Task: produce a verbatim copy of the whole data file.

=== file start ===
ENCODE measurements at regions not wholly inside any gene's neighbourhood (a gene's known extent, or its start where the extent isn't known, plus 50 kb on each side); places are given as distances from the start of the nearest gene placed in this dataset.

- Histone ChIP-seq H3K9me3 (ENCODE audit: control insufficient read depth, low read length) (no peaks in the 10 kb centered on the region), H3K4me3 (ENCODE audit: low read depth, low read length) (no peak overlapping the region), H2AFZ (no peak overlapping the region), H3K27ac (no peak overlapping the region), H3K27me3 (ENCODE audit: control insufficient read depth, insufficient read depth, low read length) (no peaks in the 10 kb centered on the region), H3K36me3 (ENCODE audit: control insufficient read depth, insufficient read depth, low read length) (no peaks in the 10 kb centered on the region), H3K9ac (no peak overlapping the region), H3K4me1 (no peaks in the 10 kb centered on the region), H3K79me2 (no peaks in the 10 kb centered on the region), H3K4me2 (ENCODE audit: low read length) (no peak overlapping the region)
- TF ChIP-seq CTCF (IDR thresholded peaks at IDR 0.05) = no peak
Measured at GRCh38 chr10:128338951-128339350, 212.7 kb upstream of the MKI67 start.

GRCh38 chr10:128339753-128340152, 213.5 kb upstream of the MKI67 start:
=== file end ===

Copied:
ENCODE measurements at regions not wholly inside any gene's neighbourhood (a gene's known extent, or its start where the extent isn't known, plus 50 kb on each side); places are given as distances from the start of the nearest gene placed in this dataset.

- Histone ChIP-seq H3K9me3 (ENCODE audit: control insufficient read depth, low read length) (no peaks in the 10 kb centered on the region), H3K4me3 (ENCODE audit: low read depth, low read length) (no peak overlapping the region), H2AFZ (no peak overlapping the region), H3K27ac (no peak overlapping the region), H3K27me3 (ENCODE audit: control insufficient read depth, insufficient read depth, low read length) (no peaks in the 10 kb centered on the region), H3K36me3 (ENCODE audit: control insufficient read depth, insufficient read depth, low read length) (no peaks in the 10 kb centered on the region), H3K9ac (no peak overlapping the region), H3K4me1 (no peaks in the 10 kb centered on the region), H3K79me2 (no peaks in the 10 kb centered on the region), H3K4me2 (ENCODE audit: low read length) (no peak overlapping the region)
- TF ChIP-seq CTCF (IDR thresholded peaks at IDR 0.05) = no peak
Measured at GRCh38 chr10:128338951-128339350, 212.7 kb upstream of the MKI67 start.

GRCh38 chr10:128339753-128340152, 213.5 kb upstream of the MKI67 start: